1. I read this book quite a long time ago (2006, my reading log tells me) and I loved it unconditionally. Not one thing about it bothered me and Oskar's precociousness excited me. But it is also one of the saddest books, especially for poor Oskar's mother. I loved the way she kept track of him without him knowing it. I wish the author would write more novels. This was his first and he showed much promise. My review (don't remember why it was so short) http://keepthewisdom.blogspot.com/2006/08/extremely-loud-and-incredibly-close.html

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    1. I'm glad you liked it, Judy. Maybe I wasn't in the right frame of mind to be particularly receptive, but as you read there were several things that bothered me. Oskar wasn't one of them; I thought he was hilarious and it broke my heart how sad he was for the death of his father.

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    2. Safran Foer has one other novel titled Everything Is Illuminated, which was his debut as a novelist.

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  2. I think you have hit on something. One does have to be in the right frame of mind for certain books, especially those with unconventional structure. I'm one of those readers who rarely gives up on a book, even if I can't really "get into it" at first, but the ones where I've been tempted have been those that tell their stories in a chaotic and seemingly unfocused way. I haven't read this book, but maybe I should give it a try.

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    1. I think you should give it a try and see for yourself. Most people like it, I think, but I wasn't a fan of the structure. I ended up liking it though, but it was thanks to the story; that weird structure never grew on me.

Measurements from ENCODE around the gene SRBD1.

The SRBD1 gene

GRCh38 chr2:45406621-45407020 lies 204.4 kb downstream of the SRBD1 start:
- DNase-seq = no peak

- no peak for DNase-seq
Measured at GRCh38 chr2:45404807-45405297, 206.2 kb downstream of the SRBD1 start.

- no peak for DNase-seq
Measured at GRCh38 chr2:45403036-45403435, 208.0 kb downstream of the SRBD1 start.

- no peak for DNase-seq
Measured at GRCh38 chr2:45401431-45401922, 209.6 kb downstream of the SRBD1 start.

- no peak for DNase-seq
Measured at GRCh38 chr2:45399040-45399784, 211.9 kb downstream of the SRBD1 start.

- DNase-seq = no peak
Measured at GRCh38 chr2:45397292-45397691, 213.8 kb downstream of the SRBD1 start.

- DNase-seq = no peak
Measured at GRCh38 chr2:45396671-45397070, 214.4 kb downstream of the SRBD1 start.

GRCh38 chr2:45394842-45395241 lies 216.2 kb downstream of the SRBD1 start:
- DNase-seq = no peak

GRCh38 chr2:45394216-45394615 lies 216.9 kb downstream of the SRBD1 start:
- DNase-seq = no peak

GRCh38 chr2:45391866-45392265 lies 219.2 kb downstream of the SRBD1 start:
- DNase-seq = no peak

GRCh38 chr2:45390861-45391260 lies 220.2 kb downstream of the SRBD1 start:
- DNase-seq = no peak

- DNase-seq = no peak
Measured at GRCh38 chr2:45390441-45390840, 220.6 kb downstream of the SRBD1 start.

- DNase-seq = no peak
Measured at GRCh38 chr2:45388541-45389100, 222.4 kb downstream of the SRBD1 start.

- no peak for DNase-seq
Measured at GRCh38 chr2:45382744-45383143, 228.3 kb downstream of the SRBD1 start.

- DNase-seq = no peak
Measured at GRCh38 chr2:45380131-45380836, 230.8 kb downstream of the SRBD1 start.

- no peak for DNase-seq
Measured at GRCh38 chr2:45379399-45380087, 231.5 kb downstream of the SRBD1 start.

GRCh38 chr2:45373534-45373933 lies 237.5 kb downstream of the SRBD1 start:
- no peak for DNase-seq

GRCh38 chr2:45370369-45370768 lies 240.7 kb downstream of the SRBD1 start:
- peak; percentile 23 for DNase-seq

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  3. I read this one years ago and was so "meh" about it....then, when I became a blogger, it popped up all the time in discussions as a beloved book. And, I always wondered what I missed when I read it. Maybe I didn't miss anything...

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    1. I know exactly what you mean, except that I heard of the hype before I read the book; I guess I was expecting fireworks. Apparently it was named Best Book of the Year by several publications in 2005, so I wasn't wrong in expecting to be blown away.

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  4. I saw the movie of this but didn't read the book. I remember liking the movie but now I can't recall it too much other than it was sad in parts.

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    1. I definitely want to watch the movie to compare since the book didn't have all the elements that would have made me really like it.

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  5. I listened to this on audiobook several years ago and remember thinking the movie was great. Very rarely do I enjoy a movie version of a book!

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    1. I tend to watch the movies rather than read the novels they are based on; that's the case because I didn't know most of those movies were based on books.
      I want to watch this movie version to see if I like it better than the book. For me the novel was so meh.